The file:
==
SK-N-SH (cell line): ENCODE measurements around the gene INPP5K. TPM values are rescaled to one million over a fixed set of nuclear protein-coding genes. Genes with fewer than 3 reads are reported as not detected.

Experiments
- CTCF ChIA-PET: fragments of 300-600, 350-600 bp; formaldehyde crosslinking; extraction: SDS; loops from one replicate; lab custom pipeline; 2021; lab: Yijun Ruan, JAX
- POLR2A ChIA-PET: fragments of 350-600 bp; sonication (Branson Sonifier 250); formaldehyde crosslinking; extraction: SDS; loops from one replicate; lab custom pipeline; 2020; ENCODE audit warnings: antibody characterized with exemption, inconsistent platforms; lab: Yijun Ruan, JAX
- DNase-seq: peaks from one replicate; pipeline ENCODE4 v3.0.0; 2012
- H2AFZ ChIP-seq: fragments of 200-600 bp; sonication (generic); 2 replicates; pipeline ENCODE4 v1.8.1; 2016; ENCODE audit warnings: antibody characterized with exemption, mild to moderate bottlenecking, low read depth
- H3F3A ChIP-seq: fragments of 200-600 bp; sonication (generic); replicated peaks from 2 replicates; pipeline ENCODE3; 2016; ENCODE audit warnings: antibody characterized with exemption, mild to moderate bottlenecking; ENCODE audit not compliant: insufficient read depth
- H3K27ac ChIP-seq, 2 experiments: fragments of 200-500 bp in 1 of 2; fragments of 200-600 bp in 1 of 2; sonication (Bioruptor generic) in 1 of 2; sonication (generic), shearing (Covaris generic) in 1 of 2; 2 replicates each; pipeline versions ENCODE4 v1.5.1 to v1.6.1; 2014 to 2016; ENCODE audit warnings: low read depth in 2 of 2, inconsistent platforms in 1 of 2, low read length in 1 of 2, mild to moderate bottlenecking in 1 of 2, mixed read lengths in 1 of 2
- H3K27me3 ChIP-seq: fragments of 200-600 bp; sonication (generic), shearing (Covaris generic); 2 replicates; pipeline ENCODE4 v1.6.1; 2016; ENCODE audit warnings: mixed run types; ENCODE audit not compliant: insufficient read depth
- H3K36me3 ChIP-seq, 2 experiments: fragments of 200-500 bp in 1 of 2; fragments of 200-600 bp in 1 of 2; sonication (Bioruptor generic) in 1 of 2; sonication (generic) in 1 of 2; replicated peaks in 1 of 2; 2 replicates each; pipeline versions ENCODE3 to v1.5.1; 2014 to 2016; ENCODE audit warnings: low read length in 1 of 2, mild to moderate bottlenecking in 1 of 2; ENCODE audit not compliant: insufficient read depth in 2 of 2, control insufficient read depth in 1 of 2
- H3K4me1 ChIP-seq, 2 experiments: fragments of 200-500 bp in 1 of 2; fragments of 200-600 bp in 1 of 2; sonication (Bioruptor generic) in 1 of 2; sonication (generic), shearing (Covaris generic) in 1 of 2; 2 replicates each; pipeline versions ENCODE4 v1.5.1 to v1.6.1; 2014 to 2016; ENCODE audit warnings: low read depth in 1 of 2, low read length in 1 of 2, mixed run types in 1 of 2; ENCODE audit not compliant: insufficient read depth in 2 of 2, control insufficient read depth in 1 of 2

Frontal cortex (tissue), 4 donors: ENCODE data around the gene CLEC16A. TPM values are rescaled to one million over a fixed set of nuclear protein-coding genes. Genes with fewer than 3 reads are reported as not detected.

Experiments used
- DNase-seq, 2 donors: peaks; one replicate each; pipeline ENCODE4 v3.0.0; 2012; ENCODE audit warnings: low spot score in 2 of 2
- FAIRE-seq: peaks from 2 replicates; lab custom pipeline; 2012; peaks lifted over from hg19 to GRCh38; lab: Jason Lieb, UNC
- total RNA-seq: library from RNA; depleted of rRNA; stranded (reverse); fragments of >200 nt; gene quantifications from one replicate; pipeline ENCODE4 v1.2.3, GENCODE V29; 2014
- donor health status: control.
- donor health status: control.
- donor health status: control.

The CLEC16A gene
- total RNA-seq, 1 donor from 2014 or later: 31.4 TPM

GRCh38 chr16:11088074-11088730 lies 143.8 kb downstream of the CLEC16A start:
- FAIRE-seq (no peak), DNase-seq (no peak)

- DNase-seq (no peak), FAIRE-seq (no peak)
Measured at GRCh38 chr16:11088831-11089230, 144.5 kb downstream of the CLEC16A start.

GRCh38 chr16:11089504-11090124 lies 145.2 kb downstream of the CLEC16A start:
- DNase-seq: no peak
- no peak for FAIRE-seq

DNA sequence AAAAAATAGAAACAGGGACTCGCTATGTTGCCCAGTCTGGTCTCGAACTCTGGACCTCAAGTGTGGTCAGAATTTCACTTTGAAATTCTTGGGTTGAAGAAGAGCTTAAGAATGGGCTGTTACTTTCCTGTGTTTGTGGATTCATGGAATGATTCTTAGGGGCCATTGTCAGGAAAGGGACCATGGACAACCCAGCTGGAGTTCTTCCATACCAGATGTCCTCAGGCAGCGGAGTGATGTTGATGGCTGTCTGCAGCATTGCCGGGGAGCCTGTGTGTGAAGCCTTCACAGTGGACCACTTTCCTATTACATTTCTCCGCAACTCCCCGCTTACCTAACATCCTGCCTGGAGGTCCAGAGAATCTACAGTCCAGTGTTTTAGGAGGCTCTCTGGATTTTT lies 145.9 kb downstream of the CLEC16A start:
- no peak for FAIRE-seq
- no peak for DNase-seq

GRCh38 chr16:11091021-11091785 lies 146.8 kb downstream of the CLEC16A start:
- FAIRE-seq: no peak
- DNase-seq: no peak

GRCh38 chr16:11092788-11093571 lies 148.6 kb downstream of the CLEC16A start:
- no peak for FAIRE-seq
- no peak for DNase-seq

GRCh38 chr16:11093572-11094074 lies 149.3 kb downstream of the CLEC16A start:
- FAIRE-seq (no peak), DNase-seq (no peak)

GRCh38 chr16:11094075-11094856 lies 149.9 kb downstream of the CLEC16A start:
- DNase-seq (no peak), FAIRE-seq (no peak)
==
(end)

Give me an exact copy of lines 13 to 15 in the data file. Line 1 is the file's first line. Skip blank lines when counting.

Experiments used
- DNase-seq, 2 donors: peaks; one replicate each; pipeline ENCODE4 v3.0.0; 2012; ENCODE audit warnings: low spot score in 2 of 2
- FAIRE-seq: peaks from 2 replicates; lab custom pipeline; 2012; peaks lifted over from hg19 to GRCh38; lab: Jason Lieb, UNC